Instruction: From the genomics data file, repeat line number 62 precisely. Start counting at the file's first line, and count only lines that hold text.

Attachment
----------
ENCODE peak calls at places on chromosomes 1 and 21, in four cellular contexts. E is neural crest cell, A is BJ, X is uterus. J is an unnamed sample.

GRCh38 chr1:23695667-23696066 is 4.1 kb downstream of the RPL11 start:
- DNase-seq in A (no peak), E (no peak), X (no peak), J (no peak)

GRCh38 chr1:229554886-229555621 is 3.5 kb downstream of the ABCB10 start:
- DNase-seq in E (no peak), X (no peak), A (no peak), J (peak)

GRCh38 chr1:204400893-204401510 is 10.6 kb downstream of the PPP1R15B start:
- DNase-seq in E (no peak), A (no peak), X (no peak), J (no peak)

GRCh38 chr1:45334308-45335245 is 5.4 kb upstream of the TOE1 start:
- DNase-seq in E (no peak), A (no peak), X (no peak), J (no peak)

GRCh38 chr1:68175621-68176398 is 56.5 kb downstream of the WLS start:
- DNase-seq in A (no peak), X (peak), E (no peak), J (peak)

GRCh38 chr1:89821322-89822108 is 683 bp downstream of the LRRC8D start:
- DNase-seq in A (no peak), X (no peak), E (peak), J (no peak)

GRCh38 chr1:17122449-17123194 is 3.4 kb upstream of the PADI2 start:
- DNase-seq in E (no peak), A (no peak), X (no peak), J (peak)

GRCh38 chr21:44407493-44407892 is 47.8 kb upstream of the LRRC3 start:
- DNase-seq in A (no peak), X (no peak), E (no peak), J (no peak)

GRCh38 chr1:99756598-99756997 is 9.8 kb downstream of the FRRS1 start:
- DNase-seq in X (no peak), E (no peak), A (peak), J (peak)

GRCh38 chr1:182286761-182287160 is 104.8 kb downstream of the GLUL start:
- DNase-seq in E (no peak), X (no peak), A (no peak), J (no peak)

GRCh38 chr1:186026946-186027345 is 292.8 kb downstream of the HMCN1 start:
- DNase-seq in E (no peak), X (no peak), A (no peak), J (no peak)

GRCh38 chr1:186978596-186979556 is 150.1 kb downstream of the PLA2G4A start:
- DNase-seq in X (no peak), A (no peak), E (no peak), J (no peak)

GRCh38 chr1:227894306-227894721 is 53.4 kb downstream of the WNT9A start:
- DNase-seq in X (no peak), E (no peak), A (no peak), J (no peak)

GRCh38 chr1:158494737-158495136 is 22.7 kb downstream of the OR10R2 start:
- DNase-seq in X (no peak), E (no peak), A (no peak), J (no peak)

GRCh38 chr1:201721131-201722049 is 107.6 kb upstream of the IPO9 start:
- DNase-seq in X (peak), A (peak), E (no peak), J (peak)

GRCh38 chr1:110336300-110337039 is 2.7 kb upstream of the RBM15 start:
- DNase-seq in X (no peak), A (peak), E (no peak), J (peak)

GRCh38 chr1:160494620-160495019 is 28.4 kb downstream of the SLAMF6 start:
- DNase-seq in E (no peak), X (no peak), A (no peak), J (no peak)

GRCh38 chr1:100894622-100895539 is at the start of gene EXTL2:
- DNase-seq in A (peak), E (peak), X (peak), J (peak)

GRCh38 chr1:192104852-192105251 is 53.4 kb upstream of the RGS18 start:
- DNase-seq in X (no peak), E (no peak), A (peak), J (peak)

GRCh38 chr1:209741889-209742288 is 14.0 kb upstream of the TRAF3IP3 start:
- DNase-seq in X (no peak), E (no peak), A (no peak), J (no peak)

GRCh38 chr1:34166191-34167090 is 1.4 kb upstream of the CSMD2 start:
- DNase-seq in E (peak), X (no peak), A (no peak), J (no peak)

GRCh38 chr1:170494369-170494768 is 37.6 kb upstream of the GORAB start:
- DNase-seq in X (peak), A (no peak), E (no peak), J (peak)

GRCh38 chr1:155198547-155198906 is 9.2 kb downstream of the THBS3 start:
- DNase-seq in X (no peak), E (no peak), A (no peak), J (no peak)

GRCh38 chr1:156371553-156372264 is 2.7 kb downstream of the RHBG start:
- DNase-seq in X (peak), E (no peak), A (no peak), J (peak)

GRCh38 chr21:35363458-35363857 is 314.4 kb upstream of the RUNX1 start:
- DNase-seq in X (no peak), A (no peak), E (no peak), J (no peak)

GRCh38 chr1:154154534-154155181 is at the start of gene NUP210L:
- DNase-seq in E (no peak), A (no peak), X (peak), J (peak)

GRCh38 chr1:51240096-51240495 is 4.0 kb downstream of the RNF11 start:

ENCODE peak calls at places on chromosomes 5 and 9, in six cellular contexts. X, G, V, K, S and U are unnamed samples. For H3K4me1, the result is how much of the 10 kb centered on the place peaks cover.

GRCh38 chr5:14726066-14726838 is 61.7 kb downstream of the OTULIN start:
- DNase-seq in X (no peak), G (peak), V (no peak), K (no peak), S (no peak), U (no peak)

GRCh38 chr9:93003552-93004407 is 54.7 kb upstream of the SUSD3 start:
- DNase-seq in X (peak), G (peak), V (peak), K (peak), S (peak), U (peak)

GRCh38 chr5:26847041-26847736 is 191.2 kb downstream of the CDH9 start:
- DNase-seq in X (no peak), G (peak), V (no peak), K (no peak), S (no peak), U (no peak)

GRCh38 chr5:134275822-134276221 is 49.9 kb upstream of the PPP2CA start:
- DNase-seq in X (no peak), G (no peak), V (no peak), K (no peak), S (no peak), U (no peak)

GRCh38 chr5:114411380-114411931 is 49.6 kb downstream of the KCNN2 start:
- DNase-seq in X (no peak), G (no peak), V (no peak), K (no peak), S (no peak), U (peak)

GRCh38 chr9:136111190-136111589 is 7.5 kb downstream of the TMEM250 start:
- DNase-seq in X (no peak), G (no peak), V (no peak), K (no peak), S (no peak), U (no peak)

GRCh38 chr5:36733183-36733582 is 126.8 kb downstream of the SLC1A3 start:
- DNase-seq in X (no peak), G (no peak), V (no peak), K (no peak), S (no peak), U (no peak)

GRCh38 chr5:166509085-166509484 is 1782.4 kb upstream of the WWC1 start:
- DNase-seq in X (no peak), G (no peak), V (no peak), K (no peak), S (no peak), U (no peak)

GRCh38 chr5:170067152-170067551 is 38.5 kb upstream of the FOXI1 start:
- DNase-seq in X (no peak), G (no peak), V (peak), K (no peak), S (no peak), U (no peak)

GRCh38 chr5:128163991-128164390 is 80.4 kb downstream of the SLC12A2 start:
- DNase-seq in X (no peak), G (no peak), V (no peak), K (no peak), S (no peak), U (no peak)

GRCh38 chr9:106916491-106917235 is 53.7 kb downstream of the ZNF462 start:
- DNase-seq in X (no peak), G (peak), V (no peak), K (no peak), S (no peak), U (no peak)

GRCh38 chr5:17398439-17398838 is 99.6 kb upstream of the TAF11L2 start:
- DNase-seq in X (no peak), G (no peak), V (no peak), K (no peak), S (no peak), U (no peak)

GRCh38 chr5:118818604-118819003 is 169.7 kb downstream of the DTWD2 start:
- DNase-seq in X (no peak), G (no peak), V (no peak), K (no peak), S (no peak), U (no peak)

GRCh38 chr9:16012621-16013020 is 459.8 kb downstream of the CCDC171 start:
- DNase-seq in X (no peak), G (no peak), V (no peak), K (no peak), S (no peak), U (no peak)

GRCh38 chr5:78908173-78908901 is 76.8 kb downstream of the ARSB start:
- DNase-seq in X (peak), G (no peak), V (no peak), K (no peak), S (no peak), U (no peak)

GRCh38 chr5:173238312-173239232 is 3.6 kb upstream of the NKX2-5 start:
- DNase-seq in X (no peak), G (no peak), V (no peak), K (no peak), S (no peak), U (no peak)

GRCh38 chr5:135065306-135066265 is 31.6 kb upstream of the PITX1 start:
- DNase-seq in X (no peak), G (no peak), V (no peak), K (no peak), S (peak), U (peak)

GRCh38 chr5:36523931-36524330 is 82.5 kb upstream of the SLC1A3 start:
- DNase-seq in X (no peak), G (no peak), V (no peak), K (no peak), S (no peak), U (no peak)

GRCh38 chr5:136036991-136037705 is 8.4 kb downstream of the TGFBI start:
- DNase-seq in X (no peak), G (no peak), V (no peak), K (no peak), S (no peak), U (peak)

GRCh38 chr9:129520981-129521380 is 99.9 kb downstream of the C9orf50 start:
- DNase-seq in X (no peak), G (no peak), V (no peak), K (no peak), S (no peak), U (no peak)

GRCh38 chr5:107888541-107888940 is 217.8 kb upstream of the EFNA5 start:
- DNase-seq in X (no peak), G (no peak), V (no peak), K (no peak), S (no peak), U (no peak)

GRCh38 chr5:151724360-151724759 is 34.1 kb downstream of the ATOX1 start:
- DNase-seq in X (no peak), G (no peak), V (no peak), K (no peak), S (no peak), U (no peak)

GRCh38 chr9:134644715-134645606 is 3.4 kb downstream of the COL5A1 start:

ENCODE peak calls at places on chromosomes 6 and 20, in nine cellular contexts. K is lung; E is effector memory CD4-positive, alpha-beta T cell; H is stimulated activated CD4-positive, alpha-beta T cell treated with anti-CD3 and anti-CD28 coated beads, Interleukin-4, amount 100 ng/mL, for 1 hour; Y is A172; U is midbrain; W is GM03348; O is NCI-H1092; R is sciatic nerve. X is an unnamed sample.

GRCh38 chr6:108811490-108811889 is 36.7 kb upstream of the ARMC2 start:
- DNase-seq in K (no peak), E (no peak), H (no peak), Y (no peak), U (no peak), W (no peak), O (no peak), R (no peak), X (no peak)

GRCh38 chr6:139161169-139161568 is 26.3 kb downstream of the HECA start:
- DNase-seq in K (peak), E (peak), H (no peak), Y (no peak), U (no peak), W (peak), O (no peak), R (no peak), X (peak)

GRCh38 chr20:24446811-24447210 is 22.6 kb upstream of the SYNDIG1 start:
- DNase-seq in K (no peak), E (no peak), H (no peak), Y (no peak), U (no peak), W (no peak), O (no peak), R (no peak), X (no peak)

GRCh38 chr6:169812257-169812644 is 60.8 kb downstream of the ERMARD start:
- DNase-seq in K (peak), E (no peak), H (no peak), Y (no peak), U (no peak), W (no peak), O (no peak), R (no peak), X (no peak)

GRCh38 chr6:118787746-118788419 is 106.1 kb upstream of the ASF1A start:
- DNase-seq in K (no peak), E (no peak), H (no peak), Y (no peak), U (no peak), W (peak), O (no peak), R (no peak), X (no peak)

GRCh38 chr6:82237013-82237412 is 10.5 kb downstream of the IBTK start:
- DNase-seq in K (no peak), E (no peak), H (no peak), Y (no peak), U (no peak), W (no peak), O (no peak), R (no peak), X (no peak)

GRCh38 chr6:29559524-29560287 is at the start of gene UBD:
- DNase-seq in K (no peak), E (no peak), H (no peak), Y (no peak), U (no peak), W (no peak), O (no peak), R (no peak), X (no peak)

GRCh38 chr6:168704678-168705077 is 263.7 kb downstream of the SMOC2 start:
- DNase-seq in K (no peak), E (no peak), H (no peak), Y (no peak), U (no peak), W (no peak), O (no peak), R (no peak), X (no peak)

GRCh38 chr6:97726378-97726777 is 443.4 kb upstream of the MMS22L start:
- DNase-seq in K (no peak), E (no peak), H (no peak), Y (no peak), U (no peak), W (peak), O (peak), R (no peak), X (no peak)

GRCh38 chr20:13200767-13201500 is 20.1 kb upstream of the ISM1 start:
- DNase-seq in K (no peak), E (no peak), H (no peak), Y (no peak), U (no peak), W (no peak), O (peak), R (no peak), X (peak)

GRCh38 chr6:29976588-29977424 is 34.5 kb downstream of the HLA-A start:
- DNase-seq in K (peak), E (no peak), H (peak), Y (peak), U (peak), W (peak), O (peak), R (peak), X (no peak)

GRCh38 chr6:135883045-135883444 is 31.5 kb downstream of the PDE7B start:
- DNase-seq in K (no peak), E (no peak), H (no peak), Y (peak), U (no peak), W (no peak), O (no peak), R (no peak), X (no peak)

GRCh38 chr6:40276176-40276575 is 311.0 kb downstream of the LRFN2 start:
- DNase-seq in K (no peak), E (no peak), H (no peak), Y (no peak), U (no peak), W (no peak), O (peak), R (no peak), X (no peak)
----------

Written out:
GRCh38 chr5:134275822-134276221 is 49.9 kb upstream of the PPP2CA start: